Gen Muntu is therefore portrayed as someone who has had the opportunity to do what Besigye’s critics are accusing of not doing; building the FDC party structures.
And as time goes by, that lacuna allows Besigye to continue playing from the peripheral of the party , since he is not the party president ,but maintaining the option of showing up at the grand party of the general elections as FDC’s flag bearer.
However, it’s still a daunting task to believe that KB will still be a selling factor in Ugandan politics by 2021.
Even if president Museveni doesn’t lift the age limit, and indeed contests again in 2021, which works favorably well for Besigye, he will be a very difficult brand to sell to Ugandans.
And once Museveni doesn’t tamper with the age limit clause and steps down, Besigye’s political career will be closed since the anxiety of seeing off Museveni out of power will have been achieved.
Besigye’s continued political relevance has been helped by the lack of new relevant presidential candidates with fresh ideas.
In the most recent 2016 elections new face in Amama Mbabazi emerged on the political scene to contest president Museveni, but the Amama brand failed to be sold to Ugandans because he was not any different from president Museveni.
What made Amama hard to sell was the fact that other than resign from president Musevnei’s government the way President Macky Sall did in Senegal, he was sacked from the NRM government.
Even when he (JPAM) made the brave decision to contest for the presidency, he continued to show allegiance to NRM, something that annoyed radical Ugandans who relished to do away with anything to do with Museveni and his NRM party.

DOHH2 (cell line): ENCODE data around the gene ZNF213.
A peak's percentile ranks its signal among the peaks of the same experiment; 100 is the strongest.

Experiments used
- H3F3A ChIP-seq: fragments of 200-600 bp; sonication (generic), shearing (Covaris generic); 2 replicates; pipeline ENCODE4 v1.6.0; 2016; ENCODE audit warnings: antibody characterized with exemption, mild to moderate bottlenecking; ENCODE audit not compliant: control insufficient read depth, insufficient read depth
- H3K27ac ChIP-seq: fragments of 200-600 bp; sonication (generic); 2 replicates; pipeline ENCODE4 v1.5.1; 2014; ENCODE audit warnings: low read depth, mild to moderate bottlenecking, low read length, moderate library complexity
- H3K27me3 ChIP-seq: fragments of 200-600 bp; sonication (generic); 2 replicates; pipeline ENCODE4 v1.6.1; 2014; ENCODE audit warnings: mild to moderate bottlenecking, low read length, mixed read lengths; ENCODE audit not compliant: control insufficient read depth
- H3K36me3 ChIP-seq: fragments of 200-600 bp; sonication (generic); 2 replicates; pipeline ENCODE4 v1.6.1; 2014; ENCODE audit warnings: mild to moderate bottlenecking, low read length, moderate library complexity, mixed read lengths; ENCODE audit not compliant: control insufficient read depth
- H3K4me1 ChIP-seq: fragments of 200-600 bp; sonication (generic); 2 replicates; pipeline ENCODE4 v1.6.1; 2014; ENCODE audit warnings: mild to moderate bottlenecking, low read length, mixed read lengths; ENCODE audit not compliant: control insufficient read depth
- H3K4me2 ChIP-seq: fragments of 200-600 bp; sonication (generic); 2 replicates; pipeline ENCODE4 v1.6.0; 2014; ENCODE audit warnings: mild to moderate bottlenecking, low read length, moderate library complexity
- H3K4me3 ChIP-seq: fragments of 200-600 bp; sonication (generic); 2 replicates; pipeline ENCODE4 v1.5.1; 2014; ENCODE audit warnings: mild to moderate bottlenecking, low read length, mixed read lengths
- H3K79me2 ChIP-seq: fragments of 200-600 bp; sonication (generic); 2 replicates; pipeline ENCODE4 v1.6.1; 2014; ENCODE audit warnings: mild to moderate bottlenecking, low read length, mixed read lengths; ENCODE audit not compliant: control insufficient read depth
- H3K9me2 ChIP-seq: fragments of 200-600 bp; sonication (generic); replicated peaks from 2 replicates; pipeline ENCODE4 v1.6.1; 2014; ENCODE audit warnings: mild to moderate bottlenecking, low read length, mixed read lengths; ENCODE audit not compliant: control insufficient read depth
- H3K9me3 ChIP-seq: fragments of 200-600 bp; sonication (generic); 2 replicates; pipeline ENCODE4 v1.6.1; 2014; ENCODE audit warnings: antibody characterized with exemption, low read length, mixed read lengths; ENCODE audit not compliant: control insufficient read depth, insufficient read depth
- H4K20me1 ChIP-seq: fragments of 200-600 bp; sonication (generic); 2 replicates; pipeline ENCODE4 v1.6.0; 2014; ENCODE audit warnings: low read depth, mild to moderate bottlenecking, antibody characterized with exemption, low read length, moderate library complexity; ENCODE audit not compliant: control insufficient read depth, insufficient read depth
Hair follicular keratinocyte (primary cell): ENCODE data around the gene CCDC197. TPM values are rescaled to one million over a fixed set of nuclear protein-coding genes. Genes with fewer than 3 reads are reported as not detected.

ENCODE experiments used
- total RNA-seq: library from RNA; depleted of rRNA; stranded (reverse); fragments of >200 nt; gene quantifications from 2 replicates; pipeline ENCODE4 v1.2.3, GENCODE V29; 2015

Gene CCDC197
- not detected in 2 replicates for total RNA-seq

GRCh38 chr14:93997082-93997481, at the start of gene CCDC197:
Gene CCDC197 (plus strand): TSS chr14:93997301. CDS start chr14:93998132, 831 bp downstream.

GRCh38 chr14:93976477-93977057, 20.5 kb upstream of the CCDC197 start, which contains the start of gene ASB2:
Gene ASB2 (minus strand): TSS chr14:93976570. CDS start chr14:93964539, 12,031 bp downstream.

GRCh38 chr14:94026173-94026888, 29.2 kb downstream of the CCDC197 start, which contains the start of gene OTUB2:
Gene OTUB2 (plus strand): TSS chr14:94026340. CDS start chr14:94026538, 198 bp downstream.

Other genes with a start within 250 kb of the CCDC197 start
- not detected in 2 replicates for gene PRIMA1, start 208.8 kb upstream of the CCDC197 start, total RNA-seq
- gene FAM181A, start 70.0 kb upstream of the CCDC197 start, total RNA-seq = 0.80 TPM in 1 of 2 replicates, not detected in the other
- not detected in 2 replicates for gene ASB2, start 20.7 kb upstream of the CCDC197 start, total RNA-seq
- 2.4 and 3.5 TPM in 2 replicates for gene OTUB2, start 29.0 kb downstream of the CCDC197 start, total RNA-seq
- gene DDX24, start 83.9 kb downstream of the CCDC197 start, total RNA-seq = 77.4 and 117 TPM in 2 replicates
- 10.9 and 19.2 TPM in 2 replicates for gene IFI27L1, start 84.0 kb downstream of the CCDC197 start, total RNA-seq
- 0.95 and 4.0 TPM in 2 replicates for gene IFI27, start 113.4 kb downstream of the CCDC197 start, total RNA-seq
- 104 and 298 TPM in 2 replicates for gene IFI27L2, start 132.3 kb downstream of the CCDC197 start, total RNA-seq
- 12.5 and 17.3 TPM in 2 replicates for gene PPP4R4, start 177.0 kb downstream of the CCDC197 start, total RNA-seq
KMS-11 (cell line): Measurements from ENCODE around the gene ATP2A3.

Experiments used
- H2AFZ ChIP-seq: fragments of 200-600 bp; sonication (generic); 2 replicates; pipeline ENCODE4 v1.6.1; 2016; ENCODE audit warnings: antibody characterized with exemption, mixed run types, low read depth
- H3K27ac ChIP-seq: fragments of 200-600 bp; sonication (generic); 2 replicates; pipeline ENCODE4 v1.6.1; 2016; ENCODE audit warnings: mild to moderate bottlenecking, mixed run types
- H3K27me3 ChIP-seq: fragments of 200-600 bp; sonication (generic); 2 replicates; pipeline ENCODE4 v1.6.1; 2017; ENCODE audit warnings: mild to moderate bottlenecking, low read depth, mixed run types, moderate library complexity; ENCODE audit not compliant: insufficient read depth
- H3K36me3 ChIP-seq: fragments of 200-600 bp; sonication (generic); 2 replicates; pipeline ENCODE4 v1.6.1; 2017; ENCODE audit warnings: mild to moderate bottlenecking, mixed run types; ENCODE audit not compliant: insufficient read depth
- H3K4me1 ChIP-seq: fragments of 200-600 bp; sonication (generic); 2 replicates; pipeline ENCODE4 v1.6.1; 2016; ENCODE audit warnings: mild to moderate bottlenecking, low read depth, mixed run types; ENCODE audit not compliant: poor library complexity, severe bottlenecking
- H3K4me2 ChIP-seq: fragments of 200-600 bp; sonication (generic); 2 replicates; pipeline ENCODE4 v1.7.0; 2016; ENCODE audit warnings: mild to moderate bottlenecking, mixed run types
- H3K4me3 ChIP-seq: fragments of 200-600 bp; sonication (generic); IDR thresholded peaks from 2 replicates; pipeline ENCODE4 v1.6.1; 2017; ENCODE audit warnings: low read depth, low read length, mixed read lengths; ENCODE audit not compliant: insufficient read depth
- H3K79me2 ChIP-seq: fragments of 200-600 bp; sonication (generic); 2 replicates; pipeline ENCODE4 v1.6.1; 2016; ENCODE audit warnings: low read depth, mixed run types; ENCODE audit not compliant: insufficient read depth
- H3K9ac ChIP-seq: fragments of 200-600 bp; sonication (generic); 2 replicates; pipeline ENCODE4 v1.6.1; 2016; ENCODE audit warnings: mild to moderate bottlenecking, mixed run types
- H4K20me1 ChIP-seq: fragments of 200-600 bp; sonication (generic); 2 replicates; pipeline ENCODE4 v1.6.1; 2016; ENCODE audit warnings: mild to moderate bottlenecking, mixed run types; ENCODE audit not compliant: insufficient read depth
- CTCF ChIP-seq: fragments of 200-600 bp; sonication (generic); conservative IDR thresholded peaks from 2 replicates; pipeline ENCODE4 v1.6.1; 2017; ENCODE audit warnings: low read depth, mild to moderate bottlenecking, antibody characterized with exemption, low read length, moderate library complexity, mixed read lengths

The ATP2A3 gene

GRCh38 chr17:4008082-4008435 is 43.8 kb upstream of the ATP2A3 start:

With the JPAM brand in distorted shape, Ugandans ‘poured’ votes to Kiiza Besigye-but he still failed to capture power-somehow.
And as we speak now, he is still trying to maintain political relevance by taking on the state in mini protests and demonstrations here and there.
But it seems Ugandans have increasingly started to develop the feeling that KB is not any different from president Museveni.
There is a growing consensus that KB cannot oversee the regime change that he promises to deliver.
And once a new kid on the block emerges on the Ugandan political scene, like business man Ardama Barrow who emerged as president of Gambia from nowhere, KB’s political career will be sealed forever.
His last card lies in the possibility of president Museveni lifting the age limit and therefore offering himself for another term but it will justify his longevity as well.
But once Museveni throws in the mantle of power to someone else, Besigye’s relevance will be completely buried like the way Congo’s Etienne Tsetsekedi has gone.
And that means that his political career is certainly likely to end in 2021 at his the prime age of 66 years, 14 years younger than Tsetsekedi.
Alternatively he can stubbornly push on in the same way Abdullah Wade did in Senegal and eventually win. But Wade never contested beyond four times!
You therefore see Kiiza Besigye degenerating into an Etienne Tsetsekedi of some sort. Incidentally Kb shares the same V-sign (which is derogatorily interpreted as we want to be the second)with his Congolese serial opposition counterpart.
The Author Fred Daka Kamwada Is Social Critic and a Blogger